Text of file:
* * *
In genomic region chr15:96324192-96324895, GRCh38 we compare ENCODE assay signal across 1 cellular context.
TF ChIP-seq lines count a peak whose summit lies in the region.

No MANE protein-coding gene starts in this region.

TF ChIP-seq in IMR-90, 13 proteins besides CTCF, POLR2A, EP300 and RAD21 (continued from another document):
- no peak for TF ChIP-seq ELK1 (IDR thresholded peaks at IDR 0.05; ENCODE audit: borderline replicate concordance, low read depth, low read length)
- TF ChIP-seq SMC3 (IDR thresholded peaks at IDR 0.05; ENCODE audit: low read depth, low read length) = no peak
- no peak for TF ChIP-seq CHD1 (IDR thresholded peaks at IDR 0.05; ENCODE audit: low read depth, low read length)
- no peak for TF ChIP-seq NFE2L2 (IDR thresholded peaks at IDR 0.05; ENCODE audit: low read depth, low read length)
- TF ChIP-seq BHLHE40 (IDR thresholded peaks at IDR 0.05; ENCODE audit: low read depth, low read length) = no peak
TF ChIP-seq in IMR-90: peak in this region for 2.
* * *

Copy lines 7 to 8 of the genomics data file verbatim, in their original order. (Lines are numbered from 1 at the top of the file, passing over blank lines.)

- no peak for TF ChIP-seq CHD1 (IDR thresholded peaks at IDR 0.05; ENCODE audit: low read depth, low read length)
- no peak for TF ChIP-seq NFE2L2 (IDR thresholded peaks at IDR 0.05; ENCODE audit: low read depth, low read length)